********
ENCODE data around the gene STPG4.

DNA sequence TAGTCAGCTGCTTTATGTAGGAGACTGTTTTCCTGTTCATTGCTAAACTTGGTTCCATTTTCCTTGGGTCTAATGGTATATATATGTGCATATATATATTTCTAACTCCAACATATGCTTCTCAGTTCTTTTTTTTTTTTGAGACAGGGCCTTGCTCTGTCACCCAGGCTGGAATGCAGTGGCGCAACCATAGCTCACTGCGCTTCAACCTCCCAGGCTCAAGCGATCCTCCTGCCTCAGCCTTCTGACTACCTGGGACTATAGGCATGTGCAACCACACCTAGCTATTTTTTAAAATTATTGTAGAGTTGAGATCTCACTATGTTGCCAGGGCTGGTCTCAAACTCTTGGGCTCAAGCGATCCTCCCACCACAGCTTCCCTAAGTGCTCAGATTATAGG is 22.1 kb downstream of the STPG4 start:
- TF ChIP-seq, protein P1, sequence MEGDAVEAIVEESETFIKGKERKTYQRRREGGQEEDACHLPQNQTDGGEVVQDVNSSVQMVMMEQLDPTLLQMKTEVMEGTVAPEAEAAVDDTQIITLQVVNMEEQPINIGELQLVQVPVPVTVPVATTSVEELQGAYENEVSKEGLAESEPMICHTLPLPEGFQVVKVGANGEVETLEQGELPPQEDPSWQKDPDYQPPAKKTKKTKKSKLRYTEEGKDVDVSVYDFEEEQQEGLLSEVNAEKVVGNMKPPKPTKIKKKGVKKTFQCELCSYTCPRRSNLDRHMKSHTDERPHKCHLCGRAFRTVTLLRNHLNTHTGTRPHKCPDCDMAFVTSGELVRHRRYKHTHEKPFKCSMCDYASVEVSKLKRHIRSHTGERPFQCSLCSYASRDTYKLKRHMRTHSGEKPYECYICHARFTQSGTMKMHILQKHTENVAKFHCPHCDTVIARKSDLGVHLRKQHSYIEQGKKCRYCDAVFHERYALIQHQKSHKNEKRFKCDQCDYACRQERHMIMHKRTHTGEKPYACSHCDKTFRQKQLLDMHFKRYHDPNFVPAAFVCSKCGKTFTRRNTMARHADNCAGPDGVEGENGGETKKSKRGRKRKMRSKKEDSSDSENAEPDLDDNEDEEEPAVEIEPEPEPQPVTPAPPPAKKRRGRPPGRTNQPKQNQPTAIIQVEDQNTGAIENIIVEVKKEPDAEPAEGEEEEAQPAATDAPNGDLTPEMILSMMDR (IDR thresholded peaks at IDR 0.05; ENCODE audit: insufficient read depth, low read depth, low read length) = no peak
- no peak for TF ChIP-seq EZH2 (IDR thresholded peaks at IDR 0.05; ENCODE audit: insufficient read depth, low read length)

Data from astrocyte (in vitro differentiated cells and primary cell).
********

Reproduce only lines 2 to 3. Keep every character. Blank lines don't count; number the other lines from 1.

DNA sequence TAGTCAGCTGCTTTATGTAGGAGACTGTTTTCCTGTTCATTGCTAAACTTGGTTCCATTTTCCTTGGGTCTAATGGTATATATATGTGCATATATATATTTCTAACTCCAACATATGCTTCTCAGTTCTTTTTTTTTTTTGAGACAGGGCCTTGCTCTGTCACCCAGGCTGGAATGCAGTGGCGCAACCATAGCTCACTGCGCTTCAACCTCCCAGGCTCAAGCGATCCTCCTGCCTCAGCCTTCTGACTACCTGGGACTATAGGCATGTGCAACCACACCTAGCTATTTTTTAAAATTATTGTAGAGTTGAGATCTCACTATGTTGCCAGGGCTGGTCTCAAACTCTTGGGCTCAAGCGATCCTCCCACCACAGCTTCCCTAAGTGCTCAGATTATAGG is 22.1 kb downstream of the STPG4 start:
- TF ChIP-seq, protein P1, sequence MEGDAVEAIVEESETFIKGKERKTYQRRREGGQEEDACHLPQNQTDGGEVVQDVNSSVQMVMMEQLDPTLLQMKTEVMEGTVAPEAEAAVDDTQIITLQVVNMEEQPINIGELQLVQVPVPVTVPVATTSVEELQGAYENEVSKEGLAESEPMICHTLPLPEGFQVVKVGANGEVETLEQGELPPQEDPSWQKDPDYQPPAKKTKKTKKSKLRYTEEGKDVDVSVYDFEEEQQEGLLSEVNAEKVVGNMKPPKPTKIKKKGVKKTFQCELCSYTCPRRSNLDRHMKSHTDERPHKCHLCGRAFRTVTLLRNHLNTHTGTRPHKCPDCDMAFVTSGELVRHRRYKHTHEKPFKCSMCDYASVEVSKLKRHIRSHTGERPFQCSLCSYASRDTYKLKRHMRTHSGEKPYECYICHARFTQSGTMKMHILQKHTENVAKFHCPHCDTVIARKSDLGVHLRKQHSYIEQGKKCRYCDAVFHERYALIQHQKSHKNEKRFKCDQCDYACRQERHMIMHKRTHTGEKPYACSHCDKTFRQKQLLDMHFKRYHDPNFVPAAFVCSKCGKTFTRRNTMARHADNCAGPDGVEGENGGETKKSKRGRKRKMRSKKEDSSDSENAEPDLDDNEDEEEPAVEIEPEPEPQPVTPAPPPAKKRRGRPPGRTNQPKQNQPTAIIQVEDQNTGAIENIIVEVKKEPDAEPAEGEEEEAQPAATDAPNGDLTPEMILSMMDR (IDR thresholded peaks at IDR 0.05; ENCODE audit: insufficient read depth, low read depth, low read length) = no peak